The discussion on the U.S. Environmental Protection Agency’s new carbon rules has quite properly centered around cost. I have been dismayed, however, that the discussion has been entirely focused on
whether electrical rates will rise or fall and by how much.
But what are the other costs of not moving forward with carbon reduction? One small slice of this cost happens in my neighborhood about every two years when so-called “once-in-100-year rains” flood our basements, garages and yards. Many families replace their furnaces, hot-water heaters, washing machines, dryers and cars and have to deal with mold and structural damage to their foundations
after each event.
We pay our $2,000 deductible. But because we have Federal Emergency Management Agency insurance, taxpayers who have no idea that climate disruption affects them are on the hook for hundreds of thousands more.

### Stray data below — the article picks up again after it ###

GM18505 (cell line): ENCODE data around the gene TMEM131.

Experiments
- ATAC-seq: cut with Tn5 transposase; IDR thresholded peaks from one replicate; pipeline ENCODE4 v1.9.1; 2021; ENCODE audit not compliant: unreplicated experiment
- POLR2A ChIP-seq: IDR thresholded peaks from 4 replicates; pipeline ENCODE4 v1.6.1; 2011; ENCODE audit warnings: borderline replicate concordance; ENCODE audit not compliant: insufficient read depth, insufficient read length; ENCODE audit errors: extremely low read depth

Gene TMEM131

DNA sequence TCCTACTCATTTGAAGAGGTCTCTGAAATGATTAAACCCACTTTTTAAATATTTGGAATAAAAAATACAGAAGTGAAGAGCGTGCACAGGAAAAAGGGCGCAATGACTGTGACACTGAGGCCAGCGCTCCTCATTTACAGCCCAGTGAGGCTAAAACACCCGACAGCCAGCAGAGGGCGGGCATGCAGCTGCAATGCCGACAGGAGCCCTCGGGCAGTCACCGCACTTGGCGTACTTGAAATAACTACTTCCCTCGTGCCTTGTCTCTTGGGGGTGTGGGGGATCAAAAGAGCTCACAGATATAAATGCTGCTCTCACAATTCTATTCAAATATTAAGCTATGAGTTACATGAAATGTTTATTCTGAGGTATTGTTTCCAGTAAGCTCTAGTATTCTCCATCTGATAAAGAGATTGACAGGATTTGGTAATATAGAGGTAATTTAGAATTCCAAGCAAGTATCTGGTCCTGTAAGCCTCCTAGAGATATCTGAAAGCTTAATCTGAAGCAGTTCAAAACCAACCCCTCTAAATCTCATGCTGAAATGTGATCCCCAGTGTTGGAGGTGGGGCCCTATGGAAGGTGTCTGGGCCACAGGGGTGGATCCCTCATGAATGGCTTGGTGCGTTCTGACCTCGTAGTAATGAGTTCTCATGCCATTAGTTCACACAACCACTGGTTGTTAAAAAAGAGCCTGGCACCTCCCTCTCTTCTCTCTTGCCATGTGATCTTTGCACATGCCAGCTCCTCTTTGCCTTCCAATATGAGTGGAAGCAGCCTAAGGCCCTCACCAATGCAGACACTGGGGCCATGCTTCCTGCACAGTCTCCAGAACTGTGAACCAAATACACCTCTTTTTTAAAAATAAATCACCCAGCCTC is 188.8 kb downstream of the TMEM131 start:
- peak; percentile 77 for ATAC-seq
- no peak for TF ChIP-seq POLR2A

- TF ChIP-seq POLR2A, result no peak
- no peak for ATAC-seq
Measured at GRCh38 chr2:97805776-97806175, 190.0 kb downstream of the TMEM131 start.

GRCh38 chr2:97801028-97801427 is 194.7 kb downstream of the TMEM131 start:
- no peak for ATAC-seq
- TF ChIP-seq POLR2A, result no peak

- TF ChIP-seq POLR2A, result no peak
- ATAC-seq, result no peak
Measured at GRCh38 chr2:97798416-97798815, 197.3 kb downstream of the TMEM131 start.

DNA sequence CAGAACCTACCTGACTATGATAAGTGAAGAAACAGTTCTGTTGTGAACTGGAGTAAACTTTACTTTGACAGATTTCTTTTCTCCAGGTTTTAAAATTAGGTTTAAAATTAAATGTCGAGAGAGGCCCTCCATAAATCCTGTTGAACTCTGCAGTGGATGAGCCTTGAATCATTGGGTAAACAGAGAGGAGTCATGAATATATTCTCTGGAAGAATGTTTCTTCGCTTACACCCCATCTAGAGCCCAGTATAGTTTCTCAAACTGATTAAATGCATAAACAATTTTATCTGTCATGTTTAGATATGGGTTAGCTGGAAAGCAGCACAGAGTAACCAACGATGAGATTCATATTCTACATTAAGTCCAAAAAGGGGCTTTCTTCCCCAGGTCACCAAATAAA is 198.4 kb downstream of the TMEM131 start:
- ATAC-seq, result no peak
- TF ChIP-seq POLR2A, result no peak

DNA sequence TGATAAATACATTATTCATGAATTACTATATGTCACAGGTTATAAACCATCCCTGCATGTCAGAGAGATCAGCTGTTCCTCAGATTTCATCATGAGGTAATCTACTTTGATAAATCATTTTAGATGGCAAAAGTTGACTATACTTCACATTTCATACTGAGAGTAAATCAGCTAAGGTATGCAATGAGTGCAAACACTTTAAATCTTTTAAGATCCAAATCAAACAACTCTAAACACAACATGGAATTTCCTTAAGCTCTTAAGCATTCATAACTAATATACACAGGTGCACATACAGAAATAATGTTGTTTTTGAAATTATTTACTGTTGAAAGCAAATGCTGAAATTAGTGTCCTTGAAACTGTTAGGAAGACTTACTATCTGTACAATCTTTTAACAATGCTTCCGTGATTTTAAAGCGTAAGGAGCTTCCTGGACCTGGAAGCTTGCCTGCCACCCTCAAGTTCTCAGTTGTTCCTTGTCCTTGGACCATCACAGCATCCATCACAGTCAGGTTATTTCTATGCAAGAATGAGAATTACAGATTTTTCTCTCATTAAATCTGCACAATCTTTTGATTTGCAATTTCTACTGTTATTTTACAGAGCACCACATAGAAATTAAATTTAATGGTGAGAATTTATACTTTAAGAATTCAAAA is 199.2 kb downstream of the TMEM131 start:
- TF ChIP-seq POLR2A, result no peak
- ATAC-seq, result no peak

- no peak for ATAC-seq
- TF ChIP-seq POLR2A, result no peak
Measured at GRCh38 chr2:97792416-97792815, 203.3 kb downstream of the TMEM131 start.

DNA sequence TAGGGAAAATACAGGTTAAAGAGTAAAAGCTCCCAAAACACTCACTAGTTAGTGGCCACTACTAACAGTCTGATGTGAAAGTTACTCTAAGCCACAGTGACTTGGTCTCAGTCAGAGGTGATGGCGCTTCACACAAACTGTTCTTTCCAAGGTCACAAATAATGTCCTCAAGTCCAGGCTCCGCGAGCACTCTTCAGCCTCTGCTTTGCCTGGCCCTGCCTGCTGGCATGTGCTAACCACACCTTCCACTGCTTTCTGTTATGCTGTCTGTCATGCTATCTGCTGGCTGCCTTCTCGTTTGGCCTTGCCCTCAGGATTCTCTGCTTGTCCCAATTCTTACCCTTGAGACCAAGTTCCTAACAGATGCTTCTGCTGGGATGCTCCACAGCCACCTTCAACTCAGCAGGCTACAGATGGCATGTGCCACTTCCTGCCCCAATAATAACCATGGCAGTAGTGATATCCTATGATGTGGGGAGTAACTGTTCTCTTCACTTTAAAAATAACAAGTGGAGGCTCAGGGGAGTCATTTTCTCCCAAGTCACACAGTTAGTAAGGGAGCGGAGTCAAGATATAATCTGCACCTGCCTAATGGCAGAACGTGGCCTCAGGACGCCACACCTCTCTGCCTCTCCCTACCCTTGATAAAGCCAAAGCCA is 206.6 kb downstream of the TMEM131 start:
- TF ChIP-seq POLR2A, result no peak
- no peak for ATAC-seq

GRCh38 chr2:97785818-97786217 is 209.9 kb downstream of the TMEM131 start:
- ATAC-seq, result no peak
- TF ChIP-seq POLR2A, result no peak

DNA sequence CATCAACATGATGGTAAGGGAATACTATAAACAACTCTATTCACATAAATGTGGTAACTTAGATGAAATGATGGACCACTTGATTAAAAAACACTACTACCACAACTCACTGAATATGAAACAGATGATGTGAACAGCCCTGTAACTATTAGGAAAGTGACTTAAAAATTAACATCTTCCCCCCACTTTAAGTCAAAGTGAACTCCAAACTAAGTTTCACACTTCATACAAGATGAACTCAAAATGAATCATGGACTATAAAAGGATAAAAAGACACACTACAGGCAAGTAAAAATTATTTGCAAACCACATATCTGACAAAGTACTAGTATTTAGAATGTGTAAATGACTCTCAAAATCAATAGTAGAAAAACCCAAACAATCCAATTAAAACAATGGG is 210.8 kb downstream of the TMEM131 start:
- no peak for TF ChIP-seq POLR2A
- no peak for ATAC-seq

And my neighborhood is barely the tip of the iceberg.
Droughts, super-storms, pollution-related illness and rising oceans lead to huge increases in costs to health care, food prices, insurance and taxes.
These costs do not appear on your monthly electrical bill and do not have big corporations publicizing them, but they are real and certainly far higher than the worst projections for rising electrical rates.
The U.S. Environmental Protection Agency’s proposal to cut carbon emissions allows each state to develop its own plan. Gov. Pat Quinn should proceed quickly to develop Illinois’ plan. The people of Illinois should support the new carbon rules and not let our politicians, so beholden to energy companies, off the hook for taking this imperative step.
-- Linda Sullivan, Lombard